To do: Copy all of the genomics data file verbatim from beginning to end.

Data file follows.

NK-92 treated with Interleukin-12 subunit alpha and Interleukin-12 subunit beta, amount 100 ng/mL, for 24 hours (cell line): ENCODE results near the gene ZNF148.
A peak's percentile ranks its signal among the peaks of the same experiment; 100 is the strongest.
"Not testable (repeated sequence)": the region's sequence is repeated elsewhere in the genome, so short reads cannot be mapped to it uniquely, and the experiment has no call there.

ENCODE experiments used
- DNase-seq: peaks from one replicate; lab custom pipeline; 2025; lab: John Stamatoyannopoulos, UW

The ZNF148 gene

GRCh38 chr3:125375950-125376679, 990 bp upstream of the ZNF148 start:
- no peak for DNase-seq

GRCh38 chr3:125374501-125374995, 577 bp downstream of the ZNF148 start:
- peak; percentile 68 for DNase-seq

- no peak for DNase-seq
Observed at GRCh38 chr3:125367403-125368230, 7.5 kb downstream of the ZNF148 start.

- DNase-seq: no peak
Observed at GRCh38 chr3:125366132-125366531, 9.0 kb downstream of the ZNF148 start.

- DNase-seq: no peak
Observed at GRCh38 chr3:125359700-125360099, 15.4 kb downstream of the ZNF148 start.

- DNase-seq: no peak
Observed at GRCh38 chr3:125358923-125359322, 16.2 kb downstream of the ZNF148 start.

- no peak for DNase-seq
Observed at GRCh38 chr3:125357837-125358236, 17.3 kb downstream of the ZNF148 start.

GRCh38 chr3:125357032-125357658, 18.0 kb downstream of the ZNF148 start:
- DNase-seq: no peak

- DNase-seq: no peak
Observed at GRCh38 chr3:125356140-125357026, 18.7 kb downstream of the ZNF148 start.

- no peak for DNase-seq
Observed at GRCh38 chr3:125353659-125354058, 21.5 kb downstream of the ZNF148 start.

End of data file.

NK-92 treated with Interleukin-12 subunit alpha and Interleukin-12 subunit beta, amount 100 ng/mL, for 24 hours (cell line): ENCODE results near the gene ZNF148.
A peak's percentile ranks its signal among the peaks of the same experiment; 100 is the strongest.
"Not testable (repeated sequence)": the region's sequence is repeated elsewhere in the genome, so short reads cannot be mapped to it uniquely, and the experiment has no call there.

ENCODE experiments used
- DNase-seq: peaks from one replicate; lab custom pipeline; 2025; lab: John Stamatoyannopoulos, UW

The ZNF148 gene

GRCh38 chr3:125375950-125376679, 990 bp upstream of the ZNF148 start:
- no peak for DNase-seq

GRCh38 chr3:125374501-125374995, 577 bp downstream of the ZNF148 start:
- peak; percentile 68 for DNase-seq

- no peak for DNase-seq
Observed at GRCh38 chr3:125367403-125368230, 7.5 kb downstream of the ZNF148 start.

- DNase-seq: no peak
Observed at GRCh38 chr3:125366132-125366531, 9.0 kb downstream of the ZNF148 start.

- DNase-seq: no peak
Observed at GRCh38 chr3:125359700-125360099, 15.4 kb downstream of the ZNF148 start.

- DNase-seq: no peak
Observed at GRCh38 chr3:125358923-125359322, 16.2 kb downstream of the ZNF148 start.

- no peak for DNase-seq
Observed at GRCh38 chr3:125357837-125358236, 17.3 kb downstream of the ZNF148 start.

GRCh38 chr3:125357032-125357658, 18.0 kb downstream of the ZNF148 start:
- DNase-seq: no peak

- DNase-seq: no peak
Observed at GRCh38 chr3:125356140-125357026, 18.7 kb downstream of the ZNF148 start.

- no peak for DNase-seq
Observed at GRCh38 chr3:125353659-125354058, 21.5 kb downstream of the ZNF148 start.